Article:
Tuesday 23 January 2018

Fine Gael to use Facebook as part of risky battle plan to salvage election

Parties get ready for the final election charge

Taoiseach Enda Kenny. Photo: Gerry Mooney
Taoiseach Enda Kenny. Photo: Gerry Mooney

Fionnán Sheahan

Fine Gael is devising a risky battle-plan aimed at salvaging as many seats as possible.

Taoiseach Enda Kenny's support levels are well below where the party expected to be just days out from polling.

As a result, Fine Gael strategists are drawing up a last ditch plan in numerous constituencies, which involves shifting votes from stronger candidates to weaker ones to try to drag them across the line.

The risky move will see senior TDs asked to jeopardise their own personal vote in the interests of the party.

But the party is also conceding some seats are beyond being rescued.

FG polling data, seen by the Irish Independent, shows the party in fights for a large number of seats, including shootouts with the Labour Party.

The party's plan is to make it competitive in the race for 60 seats - even though their poll ratings are tanking.

All parties admit the outcome of the election is massively unpredictable.

Senior party strategists, from Fine Gael, Labour, Fine Gael and Sinn Féin, speaking to the Irish Independent over the past two days are unified on one point: the destination of final seats in practically every seat in the country is incredibly difficult to predict.

Fine Gael is devising strategies in a series of constituencies, which involves divides of territory and asking loyal supporters to vote for one candidate over another in a particular area.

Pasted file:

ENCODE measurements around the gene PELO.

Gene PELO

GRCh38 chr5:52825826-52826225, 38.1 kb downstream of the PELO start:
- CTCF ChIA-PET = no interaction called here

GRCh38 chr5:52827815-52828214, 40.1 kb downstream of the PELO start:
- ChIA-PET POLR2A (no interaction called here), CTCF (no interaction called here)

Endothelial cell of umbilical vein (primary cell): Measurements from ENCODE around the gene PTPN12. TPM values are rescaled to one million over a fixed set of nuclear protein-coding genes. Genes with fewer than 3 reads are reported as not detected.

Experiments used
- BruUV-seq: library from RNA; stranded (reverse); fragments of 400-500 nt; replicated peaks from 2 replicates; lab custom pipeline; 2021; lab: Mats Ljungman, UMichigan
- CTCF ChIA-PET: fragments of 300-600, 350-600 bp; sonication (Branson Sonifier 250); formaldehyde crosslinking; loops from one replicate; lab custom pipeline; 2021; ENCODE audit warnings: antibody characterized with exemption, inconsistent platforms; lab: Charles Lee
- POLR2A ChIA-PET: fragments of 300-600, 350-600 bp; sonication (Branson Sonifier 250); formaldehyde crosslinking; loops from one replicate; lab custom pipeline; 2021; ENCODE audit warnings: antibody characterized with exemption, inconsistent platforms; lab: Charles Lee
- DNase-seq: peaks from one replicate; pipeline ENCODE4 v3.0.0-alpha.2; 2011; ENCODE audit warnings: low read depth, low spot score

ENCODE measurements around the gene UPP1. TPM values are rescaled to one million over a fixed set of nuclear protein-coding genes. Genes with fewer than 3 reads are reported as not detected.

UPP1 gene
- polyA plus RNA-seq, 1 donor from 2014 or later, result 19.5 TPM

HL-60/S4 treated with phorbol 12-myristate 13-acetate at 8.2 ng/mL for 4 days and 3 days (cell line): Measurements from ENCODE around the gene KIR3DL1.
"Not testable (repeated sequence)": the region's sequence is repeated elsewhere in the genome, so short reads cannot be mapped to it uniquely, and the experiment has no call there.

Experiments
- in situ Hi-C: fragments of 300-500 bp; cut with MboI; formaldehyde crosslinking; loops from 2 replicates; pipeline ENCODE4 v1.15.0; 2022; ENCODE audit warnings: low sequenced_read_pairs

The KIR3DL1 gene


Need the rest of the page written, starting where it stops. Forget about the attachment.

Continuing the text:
Although this tactic has often been used in the past, it hasn't been employed in such large numbers before. And the decline in support levels make if far more difficult to pull off.

Constituency divides work more effectively when a party is on the way up.

On this occasion the party also plans to use social media such as Facebook to pinpoint loyal supporters. Voters in a particular urban area will be targeted with a video asking them to vote for one candidate over another in their area. In rural areas, letters will be sent out to give voters directions.

High-support-level TDs who will be asked to sacrifice votes for weaker running mates include:

  • Eoghan Murphy to Kate O'Connell in Dublin Bay South;
  • Richard Bruton to Naoise O Muirí in Dublin Bay North;
  • Michael Noonan to Kieran O'Donnell in Limerick;
  • Jim Daly to Noel Harrington in Cork South-West;
  • Paul Kehoe to Michael D'Arcy in Wexford.

Fine Gael strategists believe the party must be above 28pc at least in the election, whereas the last poll put it on 26pc.

"This is about maximising the seat numbers from the vote. We are actively pursuing a vote management strategy to maximise the vote," a source said.

Labour is banking on "locking down" its traditional core vote of 10pc and its TDs coming ahead of the second Fine Gael candidate to benefit from transfers.

"We are looking to those who want a centre-left progressive agenda," a source said.

Fianna Fáil is bullish and believes Fine Gael's weak performance puts in contention for seat gains.

"We hadn't anticipated the Fine Gael campaign would be as bad as it was. In many cases, it's a straight fight between Fianna Fáil and Fine Gael," a source said.

"Kenny's tour is a give-away in terms of where they are under pressure."

Sinn Féin will also be using Facebook to ensure its voters turn up on polling day and is studying the mobilisation tactics used in the Same-Sex Marriage Referendum campaign.

"Getting the vote out on the day is fairly crucial for us," a source said.

Irish Independent

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